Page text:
For example;

  1. A telephone conversation;
  2. An e-mail or letter;
  3. A video conference; or
  4. A face to face meeting.

Where the method of consultation is not face to face you should be satisfied that the information you share will only be seen by the person to whom it is intended to be seen.

The Care Act is clear: Apart from cases where the level of risk is paramount you must consult with anyone that the young person has asked you to consult with before making any outcome decision.

Examples of paramount risk could include;

  1. Where urgent action is required, that if delayed to allow consultation would place the young person at imminent risk of abuse or neglect leading to serious harm;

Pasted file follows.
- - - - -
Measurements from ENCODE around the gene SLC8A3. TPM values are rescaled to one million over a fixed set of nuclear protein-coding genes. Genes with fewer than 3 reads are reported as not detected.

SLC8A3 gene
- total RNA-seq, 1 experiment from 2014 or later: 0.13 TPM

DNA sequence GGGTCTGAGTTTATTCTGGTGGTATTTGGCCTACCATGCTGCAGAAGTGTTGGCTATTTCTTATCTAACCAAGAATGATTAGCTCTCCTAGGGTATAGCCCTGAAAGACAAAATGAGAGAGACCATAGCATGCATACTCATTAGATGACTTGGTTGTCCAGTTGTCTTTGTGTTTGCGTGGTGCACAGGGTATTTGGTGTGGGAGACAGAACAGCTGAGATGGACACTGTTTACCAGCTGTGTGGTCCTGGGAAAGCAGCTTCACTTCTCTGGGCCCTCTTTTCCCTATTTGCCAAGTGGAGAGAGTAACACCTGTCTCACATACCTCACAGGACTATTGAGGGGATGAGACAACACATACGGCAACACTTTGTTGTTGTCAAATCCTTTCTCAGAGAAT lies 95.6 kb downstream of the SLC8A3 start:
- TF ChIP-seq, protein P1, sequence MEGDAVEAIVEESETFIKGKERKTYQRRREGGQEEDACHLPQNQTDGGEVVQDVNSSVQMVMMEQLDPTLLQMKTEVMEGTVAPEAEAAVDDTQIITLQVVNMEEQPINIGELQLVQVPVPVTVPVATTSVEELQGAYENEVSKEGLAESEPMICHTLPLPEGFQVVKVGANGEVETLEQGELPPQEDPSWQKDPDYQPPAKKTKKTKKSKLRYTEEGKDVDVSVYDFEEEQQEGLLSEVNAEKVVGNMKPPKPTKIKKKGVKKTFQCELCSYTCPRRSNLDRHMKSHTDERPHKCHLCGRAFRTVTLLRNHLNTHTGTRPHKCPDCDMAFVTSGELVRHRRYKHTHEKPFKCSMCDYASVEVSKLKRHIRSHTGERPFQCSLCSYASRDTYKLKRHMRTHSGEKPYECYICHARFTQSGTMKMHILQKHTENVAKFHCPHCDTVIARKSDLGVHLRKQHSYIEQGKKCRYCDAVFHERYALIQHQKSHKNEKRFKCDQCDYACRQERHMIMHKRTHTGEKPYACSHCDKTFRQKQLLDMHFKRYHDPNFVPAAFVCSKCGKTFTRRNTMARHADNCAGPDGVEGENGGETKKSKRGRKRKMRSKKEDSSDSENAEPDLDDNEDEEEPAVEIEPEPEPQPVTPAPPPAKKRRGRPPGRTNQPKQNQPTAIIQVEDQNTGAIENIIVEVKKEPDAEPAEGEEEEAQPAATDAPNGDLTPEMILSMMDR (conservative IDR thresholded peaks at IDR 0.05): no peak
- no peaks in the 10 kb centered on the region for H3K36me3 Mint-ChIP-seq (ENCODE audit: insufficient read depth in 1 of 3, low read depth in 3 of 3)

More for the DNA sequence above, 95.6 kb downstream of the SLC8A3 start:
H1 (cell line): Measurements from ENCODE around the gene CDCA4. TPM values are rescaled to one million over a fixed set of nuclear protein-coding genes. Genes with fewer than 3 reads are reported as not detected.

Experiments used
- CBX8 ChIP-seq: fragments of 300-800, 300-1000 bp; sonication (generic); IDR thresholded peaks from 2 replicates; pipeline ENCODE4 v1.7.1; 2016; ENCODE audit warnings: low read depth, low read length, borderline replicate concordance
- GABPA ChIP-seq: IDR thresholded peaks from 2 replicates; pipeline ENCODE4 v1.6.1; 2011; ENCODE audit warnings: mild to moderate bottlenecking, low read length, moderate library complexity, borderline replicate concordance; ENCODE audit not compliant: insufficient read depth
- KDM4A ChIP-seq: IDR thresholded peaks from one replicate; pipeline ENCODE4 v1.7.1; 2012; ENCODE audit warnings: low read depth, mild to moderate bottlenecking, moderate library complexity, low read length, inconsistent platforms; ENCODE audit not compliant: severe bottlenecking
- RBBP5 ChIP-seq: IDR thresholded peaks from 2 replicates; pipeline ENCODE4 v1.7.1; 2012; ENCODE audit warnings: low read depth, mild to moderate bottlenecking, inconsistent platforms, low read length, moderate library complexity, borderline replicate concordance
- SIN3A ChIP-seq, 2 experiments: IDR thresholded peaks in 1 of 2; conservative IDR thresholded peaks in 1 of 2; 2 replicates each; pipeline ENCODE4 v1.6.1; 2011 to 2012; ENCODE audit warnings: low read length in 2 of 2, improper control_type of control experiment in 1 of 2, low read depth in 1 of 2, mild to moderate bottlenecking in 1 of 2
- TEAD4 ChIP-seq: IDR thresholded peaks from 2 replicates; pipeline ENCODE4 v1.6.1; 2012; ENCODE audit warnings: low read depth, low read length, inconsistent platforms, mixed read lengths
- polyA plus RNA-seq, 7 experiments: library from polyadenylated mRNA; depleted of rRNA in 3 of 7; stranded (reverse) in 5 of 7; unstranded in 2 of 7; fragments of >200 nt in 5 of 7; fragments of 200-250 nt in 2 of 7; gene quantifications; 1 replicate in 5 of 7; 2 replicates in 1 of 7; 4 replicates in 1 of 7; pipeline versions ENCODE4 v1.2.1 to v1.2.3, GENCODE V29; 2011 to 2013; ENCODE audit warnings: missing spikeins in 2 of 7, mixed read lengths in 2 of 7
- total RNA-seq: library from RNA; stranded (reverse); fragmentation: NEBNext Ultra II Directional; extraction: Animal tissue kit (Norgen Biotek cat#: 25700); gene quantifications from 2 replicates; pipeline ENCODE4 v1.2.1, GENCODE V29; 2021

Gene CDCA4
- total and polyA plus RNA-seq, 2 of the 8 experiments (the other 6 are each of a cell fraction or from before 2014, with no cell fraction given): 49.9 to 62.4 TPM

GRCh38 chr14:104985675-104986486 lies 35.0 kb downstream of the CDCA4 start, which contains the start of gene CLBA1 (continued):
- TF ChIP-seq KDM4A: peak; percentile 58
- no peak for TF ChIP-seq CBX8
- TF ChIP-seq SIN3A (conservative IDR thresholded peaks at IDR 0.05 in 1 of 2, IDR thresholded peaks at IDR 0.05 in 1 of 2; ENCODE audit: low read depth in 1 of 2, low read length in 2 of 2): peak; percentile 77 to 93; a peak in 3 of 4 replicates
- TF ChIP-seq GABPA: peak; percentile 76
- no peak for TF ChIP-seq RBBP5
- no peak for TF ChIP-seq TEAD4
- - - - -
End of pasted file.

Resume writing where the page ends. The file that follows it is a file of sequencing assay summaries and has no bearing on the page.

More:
2. Where the person to be consulted is deemed to be the perpetrator of abuse and neglect and consulting with them at that time would place the person at imminent risk leading to serious harm;
  3. Where urgent Care and Support provision is required, that if delayed to allow consultation would place the young person at imminent risk of harm through the non-meeting of essential needs.

The young person should be told why consultation has not occurred, and long term decision making should be avoided until such time when consultation is possible.

You should consult with the young person's parents when they are under 18 before making any decision about carrying out a transition assessment.

The purpose of doing so is;

  1. To gather further information about the needs and situation of the young person; and
  2. To understand the needs of their parents in relation to their own continuing role as a carer when the child turns 18.

Where a young person is between the ages of 16 and 18 their consent should be sought. However, even if they do not provide it you must still consult with their parents.